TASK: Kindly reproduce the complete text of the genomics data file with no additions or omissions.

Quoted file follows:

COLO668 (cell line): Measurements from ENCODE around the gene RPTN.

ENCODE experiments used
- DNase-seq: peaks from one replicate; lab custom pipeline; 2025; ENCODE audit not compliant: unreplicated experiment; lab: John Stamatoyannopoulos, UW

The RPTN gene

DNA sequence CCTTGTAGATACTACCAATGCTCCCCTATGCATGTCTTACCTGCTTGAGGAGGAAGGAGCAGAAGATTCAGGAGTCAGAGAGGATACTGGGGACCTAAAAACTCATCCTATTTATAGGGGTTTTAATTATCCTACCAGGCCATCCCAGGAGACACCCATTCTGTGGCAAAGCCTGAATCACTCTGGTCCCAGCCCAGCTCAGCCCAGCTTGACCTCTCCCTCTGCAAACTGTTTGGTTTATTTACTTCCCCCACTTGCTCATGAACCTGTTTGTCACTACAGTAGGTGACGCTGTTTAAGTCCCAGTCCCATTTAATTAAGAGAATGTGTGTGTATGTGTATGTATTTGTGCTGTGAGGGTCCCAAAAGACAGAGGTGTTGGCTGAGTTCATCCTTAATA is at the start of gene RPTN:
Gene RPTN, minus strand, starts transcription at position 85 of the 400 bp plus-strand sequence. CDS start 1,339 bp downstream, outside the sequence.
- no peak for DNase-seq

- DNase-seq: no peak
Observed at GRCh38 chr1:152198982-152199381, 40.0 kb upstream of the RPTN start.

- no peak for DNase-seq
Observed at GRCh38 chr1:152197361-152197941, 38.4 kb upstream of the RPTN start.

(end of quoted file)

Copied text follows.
COLO668 (cell line): Measurements from ENCODE around the gene RPTN.

ENCODE experiments used
- DNase-seq: peaks from one replicate; lab custom pipeline; 2025; ENCODE audit not compliant: unreplicated experiment; lab: John Stamatoyannopoulos, UW

The RPTN gene

DNA sequence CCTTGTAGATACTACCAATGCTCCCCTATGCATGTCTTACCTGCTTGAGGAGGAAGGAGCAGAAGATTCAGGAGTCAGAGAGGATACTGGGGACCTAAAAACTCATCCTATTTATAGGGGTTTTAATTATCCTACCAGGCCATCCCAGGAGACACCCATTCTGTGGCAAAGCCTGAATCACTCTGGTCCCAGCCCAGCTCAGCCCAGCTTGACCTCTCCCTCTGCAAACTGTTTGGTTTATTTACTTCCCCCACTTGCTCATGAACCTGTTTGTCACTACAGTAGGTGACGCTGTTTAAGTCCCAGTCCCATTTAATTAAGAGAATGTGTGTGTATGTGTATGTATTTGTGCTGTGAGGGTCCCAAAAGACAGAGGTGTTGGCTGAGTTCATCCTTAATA is at the start of gene RPTN:
Gene RPTN, minus strand, starts transcription at position 85 of the 400 bp plus-strand sequence. CDS start 1,339 bp downstream, outside the sequence.
- no peak for DNase-seq

- DNase-seq: no peak
Observed at GRCh38 chr1:152198982-152199381, 40.0 kb upstream of the RPTN start.

- no peak for DNase-seq
Observed at GRCh38 chr1:152197361-152197941, 38.4 kb upstream of the RPTN start.